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Ransomware: why does the company pay, one way or another?


While the average cost of a ransomware incident is difficult to estimate accurately, as not all attacks are reported and the expenses incurred can vary greatly depending on the size and nature of the organization hit, a report on cyber threats from the cybersecurity firm Acronis calculates that the average cost of a data breach in the United States was almost US$9.5 million last year, a figure that worldwide is expected to exceed US$5 million on average per incident this year.

In their 2022 ransomware market report, industry analysts predicted that ransomware attacks will cost their victims a total of US$265 billion per year by 2031. This confirms that this is one of the most devastating cyber threats facing companies currently face. In addition to irreparable damage to the organization’s systems, data and reputation, the financial loss can be significant.

According to the Acronis report, even if it refuses to pay the ransom for the data hijacking, the company will incur substantial expenses and lost revenue during the incident to contain and recover the systems, sometimes for weeks and even months, which could have a disastrous financial impact.

The costs, according to the study, can be both direct and indirect. Direct costs typically include paying a ransom in exchange for a decryption key to unlock encrypted data or the cost to hire experts to remove the malware and restore affected systems.

One of the largest ransoms made public was the $70 million ransomware group REvil demanding from software provider Kaseya. But ransom demands vary widely, depending on the sophistication of the attacker and the amount of intelligence they have gathered about how much the target can pay — ranging from thousands to tens of millions of dollars.

The ransom demand is sometimes determined as a percentage of the target company’s annual revenue, usually 3%. According to expert estimates, the ransom payment represents only a small portion — often as little as 15% — of the overall costs associated with the ransomware attack.

Indirect costs

Indirect costs include lost productivity and revenue due to downtime, reputational damage, fines for compliance violations, and legal expenses. Downtime and recovery of lost data after a ransomware attack typically comprise the largest portion of overall expenses. After a ransomware incident, the average company experiences a recovery period of 22 days of downtime to resume operations. The average cost of downtime can often be fifty times more than the ransom demand.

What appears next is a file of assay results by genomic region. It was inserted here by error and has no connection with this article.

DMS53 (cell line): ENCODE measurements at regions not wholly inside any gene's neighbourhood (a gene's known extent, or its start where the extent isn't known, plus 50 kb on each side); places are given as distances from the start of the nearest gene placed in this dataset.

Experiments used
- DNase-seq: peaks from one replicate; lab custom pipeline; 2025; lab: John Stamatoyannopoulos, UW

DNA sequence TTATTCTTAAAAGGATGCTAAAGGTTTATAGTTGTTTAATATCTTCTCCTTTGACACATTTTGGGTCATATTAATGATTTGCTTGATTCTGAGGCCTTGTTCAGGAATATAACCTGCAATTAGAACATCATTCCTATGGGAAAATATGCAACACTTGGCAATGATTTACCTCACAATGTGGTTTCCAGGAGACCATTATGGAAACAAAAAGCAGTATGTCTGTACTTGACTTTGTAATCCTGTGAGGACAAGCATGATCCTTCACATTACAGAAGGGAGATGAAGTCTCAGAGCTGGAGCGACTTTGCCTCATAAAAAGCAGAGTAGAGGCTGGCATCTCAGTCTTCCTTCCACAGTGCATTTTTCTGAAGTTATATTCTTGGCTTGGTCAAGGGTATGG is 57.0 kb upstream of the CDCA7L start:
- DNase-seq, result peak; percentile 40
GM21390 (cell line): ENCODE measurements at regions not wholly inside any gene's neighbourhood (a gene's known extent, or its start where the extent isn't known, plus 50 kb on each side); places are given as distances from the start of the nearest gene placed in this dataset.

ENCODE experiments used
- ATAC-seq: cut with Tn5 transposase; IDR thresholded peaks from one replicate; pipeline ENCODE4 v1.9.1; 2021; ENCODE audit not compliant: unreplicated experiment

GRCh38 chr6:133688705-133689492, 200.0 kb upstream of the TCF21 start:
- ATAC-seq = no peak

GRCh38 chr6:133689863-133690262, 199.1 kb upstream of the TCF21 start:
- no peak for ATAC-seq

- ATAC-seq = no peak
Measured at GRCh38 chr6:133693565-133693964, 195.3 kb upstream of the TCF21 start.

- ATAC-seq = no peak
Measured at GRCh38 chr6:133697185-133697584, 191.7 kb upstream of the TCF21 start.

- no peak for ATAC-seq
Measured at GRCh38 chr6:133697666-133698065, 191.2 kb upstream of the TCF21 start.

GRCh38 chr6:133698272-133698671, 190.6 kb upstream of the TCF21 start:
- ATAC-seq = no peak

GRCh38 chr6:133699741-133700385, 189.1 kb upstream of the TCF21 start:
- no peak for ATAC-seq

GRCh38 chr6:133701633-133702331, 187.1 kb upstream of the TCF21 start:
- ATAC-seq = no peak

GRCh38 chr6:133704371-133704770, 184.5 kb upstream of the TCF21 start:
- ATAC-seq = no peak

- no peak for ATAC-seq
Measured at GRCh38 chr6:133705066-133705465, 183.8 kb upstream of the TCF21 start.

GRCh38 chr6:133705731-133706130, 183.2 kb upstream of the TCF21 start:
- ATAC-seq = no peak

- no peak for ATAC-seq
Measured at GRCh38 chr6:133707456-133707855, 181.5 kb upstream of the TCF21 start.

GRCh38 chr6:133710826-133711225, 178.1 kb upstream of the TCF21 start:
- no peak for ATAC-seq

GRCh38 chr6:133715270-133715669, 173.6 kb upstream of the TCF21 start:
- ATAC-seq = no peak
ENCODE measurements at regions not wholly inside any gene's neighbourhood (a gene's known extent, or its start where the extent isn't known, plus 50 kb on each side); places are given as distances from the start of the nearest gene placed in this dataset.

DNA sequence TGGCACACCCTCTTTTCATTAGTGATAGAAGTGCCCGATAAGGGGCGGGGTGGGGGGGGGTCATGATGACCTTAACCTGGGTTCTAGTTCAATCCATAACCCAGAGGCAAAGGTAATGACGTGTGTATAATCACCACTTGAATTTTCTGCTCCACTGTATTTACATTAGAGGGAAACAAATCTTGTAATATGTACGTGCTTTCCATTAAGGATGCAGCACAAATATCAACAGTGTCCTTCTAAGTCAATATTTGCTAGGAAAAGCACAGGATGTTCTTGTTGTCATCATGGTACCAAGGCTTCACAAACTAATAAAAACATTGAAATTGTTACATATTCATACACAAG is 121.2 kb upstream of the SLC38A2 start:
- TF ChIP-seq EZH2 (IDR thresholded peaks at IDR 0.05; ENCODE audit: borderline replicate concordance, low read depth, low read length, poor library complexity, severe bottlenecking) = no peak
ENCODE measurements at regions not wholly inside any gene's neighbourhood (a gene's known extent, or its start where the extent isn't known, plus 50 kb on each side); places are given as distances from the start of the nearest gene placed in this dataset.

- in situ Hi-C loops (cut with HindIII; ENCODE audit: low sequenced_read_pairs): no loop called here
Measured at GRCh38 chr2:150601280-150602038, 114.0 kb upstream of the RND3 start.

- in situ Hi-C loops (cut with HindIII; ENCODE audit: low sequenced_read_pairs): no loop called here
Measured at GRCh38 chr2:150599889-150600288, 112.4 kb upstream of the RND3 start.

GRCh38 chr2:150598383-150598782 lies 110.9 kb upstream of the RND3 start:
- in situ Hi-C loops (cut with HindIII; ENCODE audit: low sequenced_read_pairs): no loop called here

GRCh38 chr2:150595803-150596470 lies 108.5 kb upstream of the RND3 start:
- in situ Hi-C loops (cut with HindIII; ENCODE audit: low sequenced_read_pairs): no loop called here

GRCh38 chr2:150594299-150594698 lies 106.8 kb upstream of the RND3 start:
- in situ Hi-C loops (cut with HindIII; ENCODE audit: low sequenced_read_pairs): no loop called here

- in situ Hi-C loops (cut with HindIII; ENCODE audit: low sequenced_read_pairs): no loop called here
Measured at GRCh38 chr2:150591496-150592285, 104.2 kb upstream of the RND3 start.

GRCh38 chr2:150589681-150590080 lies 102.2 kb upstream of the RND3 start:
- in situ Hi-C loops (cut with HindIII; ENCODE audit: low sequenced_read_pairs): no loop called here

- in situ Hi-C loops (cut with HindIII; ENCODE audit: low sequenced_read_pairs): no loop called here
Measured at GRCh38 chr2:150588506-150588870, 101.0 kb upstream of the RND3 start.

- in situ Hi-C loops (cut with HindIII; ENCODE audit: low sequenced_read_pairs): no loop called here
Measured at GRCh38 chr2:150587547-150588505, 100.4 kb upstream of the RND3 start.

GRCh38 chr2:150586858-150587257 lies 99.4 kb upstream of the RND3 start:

In the wake of a ransomware attack, the entire company must focus on recovery, from IT operations teams restoring encrypted or damaged data and restarting operations to teams in marketing, legal, HR and other divisions dealing with crisis management. Additional costs of ransomware may also include lost sales opportunities, reduced production of products or services, amounts paid to outside consultants and contractors to speed recovery, loss of equity in publicly traded companies, fines by regulatory agencies for failure to protect customer data or other compliance violations, penalties paid to customers for failing to meet service level agreements, and so on.


Additionally, ransomware attacks reveal weaknesses in a company’s cybersecurity defenses, requiring forensic data analysis to identify the vulnerability that enabled the attack, building a plan to close those gaps so as to prevent recurrence of a similar attack and then the additional investments required in cybersecurity technology, processes

According to the Acronis report, by taking the time to review all of these factors, companies can get a better idea of ​​how much a successful ransomware attack could cost in the short and long term and why it is necessary to have a recovery plan. incident response. When companies pay a ransom, they may believe they are fully eliminating the risk posed by the cyber attack. This is a dangerous illusion for several reasons, according to the study. First, because attackers may have active access to company systems and data and may have exfiltrated sensitive data. Then, because in addition to there being no guarantee that they will not launch future attacks, paying a ransom could encourage other groups of cybercriminals to attack the company.


See the original post at: CisoAdvisor

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